The Swiss outdoor apparel, footwear and gear brand has also committed to ship goods on zero-emissions cargo ships by 2030 and slash air freight emissions in half by the close of the decade. In addition, its new climate strategy sets commitments to recycle fossil fuel-based fabrics such as polyester and polyamide in a closed loop, bringing the brand closer toward a circular, and less wasteful, business model. What’s more, the brand plans to pursue low-carbon materials as it decouples from fracked fabrics.
Stand.earth applauded the move less than a month before the release of the international environmental advocacy organization’s annual Fossil Free Fashion Scorecard, ranking the climate commitments of 47 top fashion companies.
“Mammut’s announcement couldn’t have come at a more crucial time for our global climate,” said Muhannad Malas, senior climate campaigner at Stand.earth. “With the UN’s Intergovernmental Panel on Climate Change warning that we are at ‘code red for humanity,’ we know we need massively polluting industries like fashion to step up and invest in bold solutions to address their outsized emissions. By making a commitment to transition to renewable energy in its supply chain, ship its cargo on zero-emissions vessels and reduce its reliance on fracked fabrics like polyester, Mammut is setting a standard the rest of the fashion industry must follow.”
Mammut CEO Oliver Pabst said the company understands that it plays an important part in the joint journey to Net Zero.
“We take the responsibility to think boldly and dare to reach high and we are committed to inspire others to be part of this global journey,” Pabst said.
Adrian Huber, Mammut’s head of corporate responsibility, said taking collective action is the only way to tackle this challenge.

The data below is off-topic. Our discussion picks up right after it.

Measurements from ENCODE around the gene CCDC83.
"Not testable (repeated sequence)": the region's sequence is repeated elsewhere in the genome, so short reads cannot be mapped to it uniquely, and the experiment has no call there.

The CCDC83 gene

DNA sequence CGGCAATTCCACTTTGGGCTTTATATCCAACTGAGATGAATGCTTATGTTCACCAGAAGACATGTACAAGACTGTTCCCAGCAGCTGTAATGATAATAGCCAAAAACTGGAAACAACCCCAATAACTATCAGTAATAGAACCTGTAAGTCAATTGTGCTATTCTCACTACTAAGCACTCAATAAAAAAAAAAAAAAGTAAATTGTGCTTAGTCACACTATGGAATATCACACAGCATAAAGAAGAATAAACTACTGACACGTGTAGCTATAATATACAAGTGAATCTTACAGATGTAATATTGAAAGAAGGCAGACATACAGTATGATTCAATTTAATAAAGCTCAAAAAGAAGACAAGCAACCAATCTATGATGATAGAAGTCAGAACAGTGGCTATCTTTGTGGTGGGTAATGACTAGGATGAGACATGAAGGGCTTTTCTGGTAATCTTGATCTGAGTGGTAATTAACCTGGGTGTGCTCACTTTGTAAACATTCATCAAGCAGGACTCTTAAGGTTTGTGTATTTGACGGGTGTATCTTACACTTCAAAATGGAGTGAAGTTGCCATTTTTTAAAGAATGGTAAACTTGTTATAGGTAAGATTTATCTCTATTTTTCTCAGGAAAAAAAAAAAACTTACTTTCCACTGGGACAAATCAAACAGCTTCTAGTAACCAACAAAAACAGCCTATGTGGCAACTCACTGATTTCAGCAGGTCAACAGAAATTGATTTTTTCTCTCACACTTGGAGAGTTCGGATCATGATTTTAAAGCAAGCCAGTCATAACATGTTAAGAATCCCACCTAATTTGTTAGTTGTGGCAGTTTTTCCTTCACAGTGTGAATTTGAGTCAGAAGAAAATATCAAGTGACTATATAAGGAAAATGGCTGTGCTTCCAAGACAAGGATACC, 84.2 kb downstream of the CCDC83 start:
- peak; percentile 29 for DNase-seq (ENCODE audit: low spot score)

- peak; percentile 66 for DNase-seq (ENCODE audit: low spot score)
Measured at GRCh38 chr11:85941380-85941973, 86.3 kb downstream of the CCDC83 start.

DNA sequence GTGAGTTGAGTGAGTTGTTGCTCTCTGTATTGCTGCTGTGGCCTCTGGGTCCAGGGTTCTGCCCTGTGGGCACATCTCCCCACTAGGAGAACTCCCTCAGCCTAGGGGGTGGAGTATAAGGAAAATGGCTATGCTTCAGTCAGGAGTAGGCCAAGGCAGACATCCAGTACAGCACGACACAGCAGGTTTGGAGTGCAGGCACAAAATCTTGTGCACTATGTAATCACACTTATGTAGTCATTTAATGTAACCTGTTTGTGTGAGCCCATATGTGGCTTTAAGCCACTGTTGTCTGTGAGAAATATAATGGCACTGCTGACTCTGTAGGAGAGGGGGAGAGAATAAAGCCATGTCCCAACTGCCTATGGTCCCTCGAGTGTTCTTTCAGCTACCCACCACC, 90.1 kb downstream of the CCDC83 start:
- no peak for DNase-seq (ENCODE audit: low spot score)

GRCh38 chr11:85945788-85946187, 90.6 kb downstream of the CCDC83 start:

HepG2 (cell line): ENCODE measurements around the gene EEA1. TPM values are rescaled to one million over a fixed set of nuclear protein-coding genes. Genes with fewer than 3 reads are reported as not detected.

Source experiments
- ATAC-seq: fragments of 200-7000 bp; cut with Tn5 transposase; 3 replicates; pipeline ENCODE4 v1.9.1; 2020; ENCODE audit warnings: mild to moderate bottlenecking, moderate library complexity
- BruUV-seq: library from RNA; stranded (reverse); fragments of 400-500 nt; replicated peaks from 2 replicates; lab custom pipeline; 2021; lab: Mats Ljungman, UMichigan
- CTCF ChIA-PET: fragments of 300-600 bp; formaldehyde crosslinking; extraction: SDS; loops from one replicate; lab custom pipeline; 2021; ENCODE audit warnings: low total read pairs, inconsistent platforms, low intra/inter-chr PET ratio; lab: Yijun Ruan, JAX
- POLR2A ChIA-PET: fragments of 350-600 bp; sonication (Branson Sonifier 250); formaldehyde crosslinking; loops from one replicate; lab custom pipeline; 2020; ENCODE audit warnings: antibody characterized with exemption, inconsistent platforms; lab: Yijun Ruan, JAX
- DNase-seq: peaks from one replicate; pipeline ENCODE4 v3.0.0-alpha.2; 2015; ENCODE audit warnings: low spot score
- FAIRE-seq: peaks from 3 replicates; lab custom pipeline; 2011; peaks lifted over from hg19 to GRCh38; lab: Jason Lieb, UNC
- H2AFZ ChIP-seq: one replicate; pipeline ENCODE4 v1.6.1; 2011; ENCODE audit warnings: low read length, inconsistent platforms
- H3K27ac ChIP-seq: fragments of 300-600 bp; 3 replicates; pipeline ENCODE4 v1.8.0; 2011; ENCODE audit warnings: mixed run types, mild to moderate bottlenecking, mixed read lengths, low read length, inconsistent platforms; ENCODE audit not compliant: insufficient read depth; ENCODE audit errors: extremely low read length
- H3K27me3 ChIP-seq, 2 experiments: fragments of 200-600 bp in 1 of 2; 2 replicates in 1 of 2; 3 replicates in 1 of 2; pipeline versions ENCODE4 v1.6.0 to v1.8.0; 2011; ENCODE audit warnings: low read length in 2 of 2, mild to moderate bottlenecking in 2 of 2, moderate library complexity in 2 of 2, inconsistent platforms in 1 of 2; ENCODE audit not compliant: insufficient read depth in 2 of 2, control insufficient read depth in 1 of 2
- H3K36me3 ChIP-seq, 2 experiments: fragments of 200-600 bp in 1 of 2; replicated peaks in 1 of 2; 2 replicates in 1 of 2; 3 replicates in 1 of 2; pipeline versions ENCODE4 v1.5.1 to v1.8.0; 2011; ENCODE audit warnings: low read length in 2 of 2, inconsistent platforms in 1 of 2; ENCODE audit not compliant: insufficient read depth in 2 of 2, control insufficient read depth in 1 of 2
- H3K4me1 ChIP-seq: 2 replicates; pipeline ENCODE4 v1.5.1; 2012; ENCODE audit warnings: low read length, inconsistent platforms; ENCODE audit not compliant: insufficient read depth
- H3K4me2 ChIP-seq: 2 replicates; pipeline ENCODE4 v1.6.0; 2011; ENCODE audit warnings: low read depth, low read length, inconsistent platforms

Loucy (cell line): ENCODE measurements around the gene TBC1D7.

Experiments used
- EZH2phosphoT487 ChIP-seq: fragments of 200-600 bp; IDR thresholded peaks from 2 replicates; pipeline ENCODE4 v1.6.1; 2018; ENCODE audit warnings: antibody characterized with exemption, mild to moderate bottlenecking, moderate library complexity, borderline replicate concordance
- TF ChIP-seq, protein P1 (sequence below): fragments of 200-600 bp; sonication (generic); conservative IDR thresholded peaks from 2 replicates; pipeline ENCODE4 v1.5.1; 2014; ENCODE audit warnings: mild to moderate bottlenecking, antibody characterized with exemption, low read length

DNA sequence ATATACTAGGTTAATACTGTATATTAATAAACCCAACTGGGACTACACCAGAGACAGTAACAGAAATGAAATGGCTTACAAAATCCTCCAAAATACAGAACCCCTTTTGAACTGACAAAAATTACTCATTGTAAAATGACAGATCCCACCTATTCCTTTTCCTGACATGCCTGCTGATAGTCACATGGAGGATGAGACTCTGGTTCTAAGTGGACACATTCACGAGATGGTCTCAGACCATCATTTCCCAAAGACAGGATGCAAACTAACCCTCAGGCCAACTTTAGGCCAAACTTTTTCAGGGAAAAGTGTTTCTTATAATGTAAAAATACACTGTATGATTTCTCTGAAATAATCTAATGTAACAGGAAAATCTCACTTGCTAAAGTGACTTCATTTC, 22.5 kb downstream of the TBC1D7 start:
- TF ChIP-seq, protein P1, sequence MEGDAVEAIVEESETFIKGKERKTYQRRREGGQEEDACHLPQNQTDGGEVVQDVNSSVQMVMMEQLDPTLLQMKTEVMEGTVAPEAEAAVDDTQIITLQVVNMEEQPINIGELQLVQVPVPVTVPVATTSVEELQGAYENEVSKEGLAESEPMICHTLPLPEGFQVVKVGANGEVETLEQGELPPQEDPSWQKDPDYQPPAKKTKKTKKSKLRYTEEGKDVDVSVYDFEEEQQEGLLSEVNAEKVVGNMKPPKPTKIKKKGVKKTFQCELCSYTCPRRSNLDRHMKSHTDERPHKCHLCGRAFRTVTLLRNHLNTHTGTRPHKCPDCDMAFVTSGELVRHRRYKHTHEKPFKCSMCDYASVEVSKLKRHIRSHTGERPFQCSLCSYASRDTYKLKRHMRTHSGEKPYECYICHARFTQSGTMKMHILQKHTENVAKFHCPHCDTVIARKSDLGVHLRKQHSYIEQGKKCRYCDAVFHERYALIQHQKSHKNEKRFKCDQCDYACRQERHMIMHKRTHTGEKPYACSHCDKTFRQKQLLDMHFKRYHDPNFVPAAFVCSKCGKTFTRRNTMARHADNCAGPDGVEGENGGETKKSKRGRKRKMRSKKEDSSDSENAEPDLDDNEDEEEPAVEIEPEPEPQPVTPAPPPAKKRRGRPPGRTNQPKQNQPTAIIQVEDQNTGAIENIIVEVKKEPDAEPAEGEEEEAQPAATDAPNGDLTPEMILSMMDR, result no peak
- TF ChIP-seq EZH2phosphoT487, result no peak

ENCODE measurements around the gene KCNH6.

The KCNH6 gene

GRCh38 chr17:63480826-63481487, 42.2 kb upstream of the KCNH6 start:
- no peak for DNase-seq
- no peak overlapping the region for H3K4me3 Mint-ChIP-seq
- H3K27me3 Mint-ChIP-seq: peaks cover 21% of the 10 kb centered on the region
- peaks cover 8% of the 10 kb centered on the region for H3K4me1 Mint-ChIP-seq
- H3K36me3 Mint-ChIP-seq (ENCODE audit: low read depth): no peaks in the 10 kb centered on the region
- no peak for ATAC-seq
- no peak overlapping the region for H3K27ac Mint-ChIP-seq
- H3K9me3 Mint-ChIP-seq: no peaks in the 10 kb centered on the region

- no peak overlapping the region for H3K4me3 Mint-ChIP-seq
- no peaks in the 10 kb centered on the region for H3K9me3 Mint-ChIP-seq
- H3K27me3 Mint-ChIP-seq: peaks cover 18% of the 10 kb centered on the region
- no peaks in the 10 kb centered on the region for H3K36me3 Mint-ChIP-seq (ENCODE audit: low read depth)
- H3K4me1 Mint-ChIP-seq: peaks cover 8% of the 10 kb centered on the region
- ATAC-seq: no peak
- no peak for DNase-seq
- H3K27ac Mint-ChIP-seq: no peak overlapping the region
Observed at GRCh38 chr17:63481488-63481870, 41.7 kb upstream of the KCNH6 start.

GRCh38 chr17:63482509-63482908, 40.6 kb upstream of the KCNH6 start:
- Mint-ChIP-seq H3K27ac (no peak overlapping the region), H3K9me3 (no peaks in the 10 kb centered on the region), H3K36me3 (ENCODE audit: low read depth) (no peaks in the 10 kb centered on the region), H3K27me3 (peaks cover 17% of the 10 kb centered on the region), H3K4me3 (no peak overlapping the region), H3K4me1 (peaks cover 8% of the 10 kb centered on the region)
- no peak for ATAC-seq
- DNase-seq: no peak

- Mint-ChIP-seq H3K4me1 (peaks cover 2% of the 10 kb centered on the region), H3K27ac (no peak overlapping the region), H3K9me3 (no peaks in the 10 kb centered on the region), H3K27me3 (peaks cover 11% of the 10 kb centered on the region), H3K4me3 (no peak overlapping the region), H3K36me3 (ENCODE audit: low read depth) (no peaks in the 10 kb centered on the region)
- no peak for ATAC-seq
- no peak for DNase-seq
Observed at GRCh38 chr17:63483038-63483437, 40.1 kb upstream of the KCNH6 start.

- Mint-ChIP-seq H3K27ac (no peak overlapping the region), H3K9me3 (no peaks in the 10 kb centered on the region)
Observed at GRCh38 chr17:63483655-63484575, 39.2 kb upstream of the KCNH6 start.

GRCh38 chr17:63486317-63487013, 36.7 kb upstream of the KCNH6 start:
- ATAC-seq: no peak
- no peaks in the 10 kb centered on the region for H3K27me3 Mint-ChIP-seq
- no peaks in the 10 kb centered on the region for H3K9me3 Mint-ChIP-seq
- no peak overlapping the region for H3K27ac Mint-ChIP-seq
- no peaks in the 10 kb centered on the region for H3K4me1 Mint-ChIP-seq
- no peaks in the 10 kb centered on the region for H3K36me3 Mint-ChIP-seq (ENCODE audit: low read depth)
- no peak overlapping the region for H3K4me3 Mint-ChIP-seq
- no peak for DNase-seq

“Commitment is not enough; we need to start transforming–now,” Huber said. “Every decision, every action we take in the 2020s will determine our future. It’s time to use our collective voices to demand a better future for people and the planet. It’s not too late, but we need to act now.”
Mammut aims to reduce 55 percent of its absolute greenhouse gas (GHG) emissions in its supply chain and to reduce 70 percent to 80 percent of its absolute GHG emissions in its owned and operated facilities. This includes tracking and publicly reporting GHG emissions and energy use for the most significant Tier One and Tier Two suppliers by applying the HIGG Index FEM until 2023.
Stating that approximately 95 percent of the fashion industry’s climate pollution is hidden in complex supply chains, Mammut said its plan to address this pollution head on through a combination of renewable energy, coal phaseout and zero-emissions vessels is significant.
The company will also eliminate materials such as leather sourced from practices that contribute to deforestation and invest in circular business models such as repairability, re-commerce and recycling.
Additional reporting by Jessica Binns.